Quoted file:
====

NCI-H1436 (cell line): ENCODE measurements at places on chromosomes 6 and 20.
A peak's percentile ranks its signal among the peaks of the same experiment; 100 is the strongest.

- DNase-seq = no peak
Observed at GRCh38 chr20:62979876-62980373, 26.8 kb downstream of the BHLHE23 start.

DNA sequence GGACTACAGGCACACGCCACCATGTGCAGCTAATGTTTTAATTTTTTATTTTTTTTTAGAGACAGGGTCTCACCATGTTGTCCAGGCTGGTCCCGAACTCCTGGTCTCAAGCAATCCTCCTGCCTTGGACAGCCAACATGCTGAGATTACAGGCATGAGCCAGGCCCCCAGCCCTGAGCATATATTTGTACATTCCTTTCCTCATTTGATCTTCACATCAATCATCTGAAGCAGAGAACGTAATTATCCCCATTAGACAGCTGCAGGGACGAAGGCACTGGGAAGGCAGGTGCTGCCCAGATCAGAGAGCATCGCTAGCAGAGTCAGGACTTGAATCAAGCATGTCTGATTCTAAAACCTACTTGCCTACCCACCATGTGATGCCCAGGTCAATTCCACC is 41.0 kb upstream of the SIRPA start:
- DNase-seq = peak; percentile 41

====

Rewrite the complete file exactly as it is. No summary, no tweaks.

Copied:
NCI-H1436 (cell line): ENCODE measurements at places on chromosomes 6 and 20.
A peak's percentile ranks its signal among the peaks of the same experiment; 100 is the strongest.

- DNase-seq = no peak
Observed at GRCh38 chr20:62979876-62980373, 26.8 kb downstream of the BHLHE23 start.

DNA sequence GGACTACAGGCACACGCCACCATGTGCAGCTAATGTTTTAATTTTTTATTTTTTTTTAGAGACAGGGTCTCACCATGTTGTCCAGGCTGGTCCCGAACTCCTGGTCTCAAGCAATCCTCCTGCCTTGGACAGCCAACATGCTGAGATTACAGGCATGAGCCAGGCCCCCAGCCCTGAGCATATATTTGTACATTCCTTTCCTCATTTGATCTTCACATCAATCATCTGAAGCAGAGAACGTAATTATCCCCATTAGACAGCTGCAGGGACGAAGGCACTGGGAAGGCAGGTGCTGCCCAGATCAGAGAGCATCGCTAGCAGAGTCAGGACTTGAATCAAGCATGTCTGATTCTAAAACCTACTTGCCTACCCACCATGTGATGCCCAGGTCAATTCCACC is 41.0 kb upstream of the SIRPA start:
- DNase-seq = peak; percentile 41